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Fournier, Éric

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Centre de recherche en biologie de la reproduction, Faculté des sciences de l'agriculture et de l'alimentation, Université Laval
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Voici les éléments 1 - 4 sur 4
  • Publication
    The gametic synapse : RNA transfer to the bovine oocyte
    (Oxford University Press, 2014-10-01) Gilbert, Isabelle; Caballero, Julieta; Tossou, Prudencio; Khandjian, Edward William; Macaulay, Angus; Richard, François J.; Barreto, Rodrigo; Clarke, Hugh James; Robert, Claude; Fournier, Éric; Sirard, Marc-André; Hyttel, P.
    Even after several decades of quiescent storage in the ovary, the female germ cell is capable of reinitiating transcription to build the reserves that are essential to support early embryonic development. In the current model of mammalian oogenesis, there exists bilateral communication between the gamete and the surrounding cells that is limited to paracrine signaling and direct transfer of small molecules via gap junctions existing at the end of the somatic cells' projections that are in contact with the oolemma. The purpose of this work was to explore the role of cumulus cell projections as a means of conductance of large molecules, including RNA, to the mammalian oocyte. By studying nascent RNA with confocal and transmission electron microscopy in combination with transcript detection, we show that the somatic cells surrounding the fully grown bovine oocyte contribute to the maternal reserves by actively transferring large cargo, including mRNA and long noncoding RNA. This occurrence was further demonstrated by the reconstruction of cumulus-oocyte complexes with transfected cumulus cells transferring a synthetic transcript. We propose selective transfer of transcripts occurs, the delivery of which is supported by a remarkable synapselike vesicular trafficking connection between the cumulus cells and the gamete. This unexpected exogenous contribution to the maternal stores offers a new perspective on the determinants of female fertility.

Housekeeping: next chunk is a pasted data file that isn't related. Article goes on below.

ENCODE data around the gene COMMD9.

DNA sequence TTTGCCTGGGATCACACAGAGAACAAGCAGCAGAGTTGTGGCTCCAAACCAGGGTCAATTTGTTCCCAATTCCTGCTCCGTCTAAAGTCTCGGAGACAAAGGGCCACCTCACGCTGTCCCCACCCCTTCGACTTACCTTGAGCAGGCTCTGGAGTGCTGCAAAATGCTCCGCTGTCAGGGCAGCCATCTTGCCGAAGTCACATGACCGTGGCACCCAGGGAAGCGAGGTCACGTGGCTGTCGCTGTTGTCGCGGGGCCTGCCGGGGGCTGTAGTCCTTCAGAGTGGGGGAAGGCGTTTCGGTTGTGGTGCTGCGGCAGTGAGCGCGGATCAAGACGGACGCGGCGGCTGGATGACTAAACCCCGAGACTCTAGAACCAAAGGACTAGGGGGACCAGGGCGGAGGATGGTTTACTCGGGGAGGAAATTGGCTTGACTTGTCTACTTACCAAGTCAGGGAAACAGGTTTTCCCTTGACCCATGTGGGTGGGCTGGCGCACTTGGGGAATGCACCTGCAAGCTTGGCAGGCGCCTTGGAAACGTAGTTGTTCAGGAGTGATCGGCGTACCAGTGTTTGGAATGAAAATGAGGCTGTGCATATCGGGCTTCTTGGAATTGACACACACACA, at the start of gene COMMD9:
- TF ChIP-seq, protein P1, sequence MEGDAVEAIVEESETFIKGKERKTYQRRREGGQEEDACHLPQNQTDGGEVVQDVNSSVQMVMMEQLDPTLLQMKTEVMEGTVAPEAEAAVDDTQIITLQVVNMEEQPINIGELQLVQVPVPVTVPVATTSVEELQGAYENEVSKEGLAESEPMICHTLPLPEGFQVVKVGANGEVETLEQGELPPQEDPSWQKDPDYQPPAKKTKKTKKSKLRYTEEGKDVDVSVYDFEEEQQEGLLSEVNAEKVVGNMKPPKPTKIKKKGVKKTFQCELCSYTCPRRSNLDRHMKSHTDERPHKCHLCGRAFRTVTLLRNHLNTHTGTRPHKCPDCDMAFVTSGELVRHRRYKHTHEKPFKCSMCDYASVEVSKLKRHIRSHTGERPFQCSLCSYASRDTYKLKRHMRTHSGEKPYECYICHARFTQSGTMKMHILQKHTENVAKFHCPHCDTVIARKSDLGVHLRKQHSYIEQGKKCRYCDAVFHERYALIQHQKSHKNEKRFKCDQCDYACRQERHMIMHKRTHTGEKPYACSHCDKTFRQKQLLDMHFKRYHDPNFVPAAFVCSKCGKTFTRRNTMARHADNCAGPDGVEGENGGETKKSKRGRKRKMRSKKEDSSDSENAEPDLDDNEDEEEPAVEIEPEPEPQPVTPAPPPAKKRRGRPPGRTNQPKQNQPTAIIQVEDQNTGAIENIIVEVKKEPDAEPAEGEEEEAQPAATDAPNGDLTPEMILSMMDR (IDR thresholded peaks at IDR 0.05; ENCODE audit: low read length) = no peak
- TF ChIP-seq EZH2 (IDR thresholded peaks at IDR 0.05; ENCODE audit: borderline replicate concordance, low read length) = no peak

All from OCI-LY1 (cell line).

• Publication
    Cumulus cell transcripts transit to the bovine oocyte in preparation for maturation
    (Society for the Study of Reproduction., 2015-11-13) Gilbert, Isabelle; Ettaoumi, Sara; Bastien, Alexandre; Gagné, Dominic; Ashkar, Fazl; Khandjian, Edward William; Macaulay, Angus; Shojaei Saadi, Habib Allah; Richard, François J.; Robert, Claude; Fournier, Éric; Sirard, Marc-André; Hyttel, P.
    So far, the characteristics of a good quality egg have been elusive, similar to the nature of the physiological, cellular, and molecular cues leading to its production both in vivo and in vitro. Current understanding highlights a strong and complex interdependence between the follicular cells and the gamete. Secreted factors induce cellular responses in the follicular cells, and direct exchange of small molecules from the cumulus cells to the oocyte through gap junctions controls meiotic arrest. Studying the interconnection between the cumulus cells and the oocyte, we previously demonstrated that the somatic cells also contribute transcripts to the gamete. Here, we show that these transcripts can be visualized moving down the transzonal projections (TZPs) to the oocyte, and that a time course analysis revealed progressive RNA accumulation in the TZPs, indicating that RNA transfer occurs before the initiation of meiosis resumption under a timetable fitting with the acquisition of developmental competence. A comparison of the identity of the nascent transcripts trafficking in the TZPs, with those in the oocyte increasing in abundance during maturation, and that are present on the oocyte's polyribosomes, revealed transcripts common to all three fractions, suggesting the use of transferred transcripts for translation. Furthermore, the removal of potential RNA trafficking by stripping the cumulus cells caused a significant reduction in maturation rates, indicating the need for the cumulus cell RNA transfer to the oocyte. These results offer a new perspective to the determinants of oocyte quality and female fertility, as well as provide insight that may eventually be used to improve in vitro maturation conditions.